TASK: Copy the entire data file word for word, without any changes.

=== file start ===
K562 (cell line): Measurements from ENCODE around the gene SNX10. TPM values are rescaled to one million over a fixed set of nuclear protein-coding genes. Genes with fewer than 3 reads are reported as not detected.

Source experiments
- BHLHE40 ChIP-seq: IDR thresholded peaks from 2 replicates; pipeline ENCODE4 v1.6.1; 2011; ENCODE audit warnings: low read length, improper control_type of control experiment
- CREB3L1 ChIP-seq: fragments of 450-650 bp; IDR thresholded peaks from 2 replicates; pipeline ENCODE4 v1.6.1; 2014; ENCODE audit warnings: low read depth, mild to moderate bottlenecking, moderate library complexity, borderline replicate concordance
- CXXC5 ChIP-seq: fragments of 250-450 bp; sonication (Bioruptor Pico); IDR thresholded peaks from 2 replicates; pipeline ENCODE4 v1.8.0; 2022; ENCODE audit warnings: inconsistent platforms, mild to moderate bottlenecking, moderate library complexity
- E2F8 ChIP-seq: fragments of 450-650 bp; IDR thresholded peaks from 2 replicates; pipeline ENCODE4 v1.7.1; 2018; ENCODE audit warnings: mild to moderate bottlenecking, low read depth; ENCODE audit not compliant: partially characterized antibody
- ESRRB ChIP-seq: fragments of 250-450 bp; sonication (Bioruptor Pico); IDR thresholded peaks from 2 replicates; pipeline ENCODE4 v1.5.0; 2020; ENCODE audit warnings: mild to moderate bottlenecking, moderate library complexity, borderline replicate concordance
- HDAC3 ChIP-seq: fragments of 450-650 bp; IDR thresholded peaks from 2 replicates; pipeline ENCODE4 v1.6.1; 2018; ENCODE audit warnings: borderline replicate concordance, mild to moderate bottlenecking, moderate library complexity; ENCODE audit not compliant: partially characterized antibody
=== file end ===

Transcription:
K562 (cell line): Measurements from ENCODE around the gene SNX10. TPM values are rescaled to one million over a fixed set of nuclear protein-coding genes. Genes with fewer than 3 reads are reported as not detected.

Source experiments
- BHLHE40 ChIP-seq: IDR thresholded peaks from 2 replicates; pipeline ENCODE4 v1.6.1; 2011; ENCODE audit warnings: low read length, improper control_type of control experiment
- CREB3L1 ChIP-seq: fragments of 450-650 bp; IDR thresholded peaks from 2 replicates; pipeline ENCODE4 v1.6.1; 2014; ENCODE audit warnings: low read depth, mild to moderate bottlenecking, moderate library complexity, borderline replicate concordance
- CXXC5 ChIP-seq: fragments of 250-450 bp; sonication (Bioruptor Pico); IDR thresholded peaks from 2 replicates; pipeline ENCODE4 v1.8.0; 2022; ENCODE audit warnings: inconsistent platforms, mild to moderate bottlenecking, moderate library complexity
- E2F8 ChIP-seq: fragments of 450-650 bp; IDR thresholded peaks from 2 replicates; pipeline ENCODE4 v1.7.1; 2018; ENCODE audit warnings: mild to moderate bottlenecking, low read depth; ENCODE audit not compliant: partially characterized antibody
- ESRRB ChIP-seq: fragments of 250-450 bp; sonication (Bioruptor Pico); IDR thresholded peaks from 2 replicates; pipeline ENCODE4 v1.5.0; 2020; ENCODE audit warnings: mild to moderate bottlenecking, moderate library complexity, borderline replicate concordance
- HDAC3 ChIP-seq: fragments of 450-650 bp; IDR thresholded peaks from 2 replicates; pipeline ENCODE4 v1.6.1; 2018; ENCODE audit warnings: borderline replicate concordance, mild to moderate bottlenecking, moderate library complexity; ENCODE audit not compliant: partially characterized antibody